-- OK, who's the wise guy that shrunk the plywood?

View Don W's profile

Don W

19425 posts in 3173 days

#7 posted 04-02-2012 12:11 PM

I just bought a set of DMT’s as well. It also was an impulse buy of a good price on a buy-it-now at Ebay. I started with waterstones and hated them. I did not like the mess, and my shop isn’t heated so I always had to worry about freezing. I then picked up a few oil stones at some flea markets. I liked them a whole lot better. I think the mess is less, and you don’t have to worry about your tools rusting if you forget to oil them.

I have the 3 micron DMT in my set. I never understand switching from the DMT to water stones. Why not just buy the last DMT?

I would never go back to water stones, as a matter of fact I sold them. The oil stones I will keep.

-- - Collecting is an investment in the past, and the future.

View lazyoakfarm's profile


144 posts in 3403 days

#8 posted 04-02-2012 01:00 PM

@Don W. Thanks. I did not realize that they had one this fine. Do you use water while sharpening with the DMT? If so, running water or just get it wet?

View Don W's profile

Don W

19425 posts in 3173 days

#9 posted 04-02-2012 01:14 PM

I use window cleaner. I got that from a Paul Sellers video and it seems to work well. Its fairly inexpensive. As the bottle empties I add a little water and don’t seem to see much difference, so I’m not sure if it matters. I haven’t tried plane water yet, but it may work as well. I just use a squirt bottle.

As I said, I’ve only had them a short time (maybe a month or 2) so I haven’t had a lot of time to experiment.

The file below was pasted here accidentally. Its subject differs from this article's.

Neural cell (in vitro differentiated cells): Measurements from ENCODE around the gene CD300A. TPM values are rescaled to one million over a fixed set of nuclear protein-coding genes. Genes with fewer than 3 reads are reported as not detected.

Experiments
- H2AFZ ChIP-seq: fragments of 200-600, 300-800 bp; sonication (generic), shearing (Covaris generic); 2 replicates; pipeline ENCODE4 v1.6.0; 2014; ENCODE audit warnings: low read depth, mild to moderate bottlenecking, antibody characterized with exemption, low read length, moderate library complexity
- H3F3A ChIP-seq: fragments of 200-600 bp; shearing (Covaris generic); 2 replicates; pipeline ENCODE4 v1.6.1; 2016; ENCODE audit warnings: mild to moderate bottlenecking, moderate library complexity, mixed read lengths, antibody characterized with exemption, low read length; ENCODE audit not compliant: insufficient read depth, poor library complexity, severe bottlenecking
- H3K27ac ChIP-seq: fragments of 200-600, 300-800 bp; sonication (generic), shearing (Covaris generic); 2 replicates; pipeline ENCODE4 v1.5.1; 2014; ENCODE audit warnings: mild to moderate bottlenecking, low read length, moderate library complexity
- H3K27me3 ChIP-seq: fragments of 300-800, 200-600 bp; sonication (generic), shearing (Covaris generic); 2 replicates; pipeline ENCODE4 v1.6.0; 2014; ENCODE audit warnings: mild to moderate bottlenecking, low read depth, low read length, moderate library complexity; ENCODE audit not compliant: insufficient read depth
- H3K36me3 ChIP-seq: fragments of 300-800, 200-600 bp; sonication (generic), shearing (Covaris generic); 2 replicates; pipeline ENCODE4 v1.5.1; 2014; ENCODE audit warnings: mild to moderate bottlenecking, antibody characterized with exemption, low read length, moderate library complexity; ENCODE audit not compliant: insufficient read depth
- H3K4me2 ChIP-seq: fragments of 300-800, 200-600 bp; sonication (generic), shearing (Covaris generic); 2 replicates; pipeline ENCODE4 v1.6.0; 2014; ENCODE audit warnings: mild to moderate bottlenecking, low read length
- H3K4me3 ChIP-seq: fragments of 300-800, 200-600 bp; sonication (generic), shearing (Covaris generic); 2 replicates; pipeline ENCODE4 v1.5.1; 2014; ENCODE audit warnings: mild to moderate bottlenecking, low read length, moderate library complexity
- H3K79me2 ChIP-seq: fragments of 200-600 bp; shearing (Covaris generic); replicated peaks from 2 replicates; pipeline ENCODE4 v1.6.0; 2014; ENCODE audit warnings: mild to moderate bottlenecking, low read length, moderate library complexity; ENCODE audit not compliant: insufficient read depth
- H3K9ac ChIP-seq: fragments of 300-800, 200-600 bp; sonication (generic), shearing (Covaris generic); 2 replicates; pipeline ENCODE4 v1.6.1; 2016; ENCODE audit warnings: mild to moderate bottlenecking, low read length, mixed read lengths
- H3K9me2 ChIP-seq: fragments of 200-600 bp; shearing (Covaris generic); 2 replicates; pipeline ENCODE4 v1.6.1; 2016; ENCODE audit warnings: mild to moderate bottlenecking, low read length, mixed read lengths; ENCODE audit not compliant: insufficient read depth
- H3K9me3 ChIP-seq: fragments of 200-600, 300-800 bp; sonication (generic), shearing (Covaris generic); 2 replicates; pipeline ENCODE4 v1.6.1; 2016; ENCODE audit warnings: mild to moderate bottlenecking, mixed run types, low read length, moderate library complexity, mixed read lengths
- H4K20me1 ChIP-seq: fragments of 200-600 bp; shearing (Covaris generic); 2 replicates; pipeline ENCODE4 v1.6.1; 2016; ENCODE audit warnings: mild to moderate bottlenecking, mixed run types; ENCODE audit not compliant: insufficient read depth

-- - Collecting is an investment in the past, and the future.

View jayman7's profile


218 posts in 4111 days

#10 posted 04-02-2012 01:22 PM

I use the coarse duo sharp to flatten my Shapton Pro Ceramic stones. Kinda pricey but the best stones I’ve ever used.

View BubbaIBA's profile


524 posts in 2982 days

#11 posted 04-03-2012 11:49 AM

I hate to think what I’ve spent over the years trying to get to “working sharp” iron efficiently. Almost every system has drawbacks, mess, hassle, effort, time, skill, cost, the cost factor alone can really add up quickly. Having said that I have settled on one of the most expensive systems if you just look at the “buy in” cost but not so if you look at long term cost. Now that Tormek has a 3000 grit stone its system will give a working edge with minimum muss and fuss. In addition to the T-7 you need a reference surface, i.e. stone counter top cut off or plate glass and course PSA sandpaper to quickly flatten the back, followed by a soft Arkansas and a hard Arkansas to get the back ready to polish and a couple of leather strops, one for Herb’s Yellowstone to polish the back and one clean strop to finish off the back and a final strop of the bevel. With this system I can take an abused iron to sharp in less than 15 minutes and a iron that is just dull to sharp in a minute or so. BTW, my definition of “working sharp” is a iron that will give a fine shaven off end grain, if it turns end grain to dust it’s not sharp.

View NJWiliam's profile


32 posts in 3173 days

#12 posted 04-03-2012 11:00 PM

The only other things you need are a piece of scrap leather glued to some wood for a strop and a stick of chromium oxide (probably $8). Then watch Paul Sellers and Barr Quarton sharpening convex bevels on diamond stones on YouTube for free.

If you are going to be rehabbing old irons that need a square edge then you might want a honing jig to help keep it square while doing heavy stock removal.

I would see how the diamond stones and strop work for you before investing in more stones or jigs. I bet you’ll be surprised how very sharp that will get things.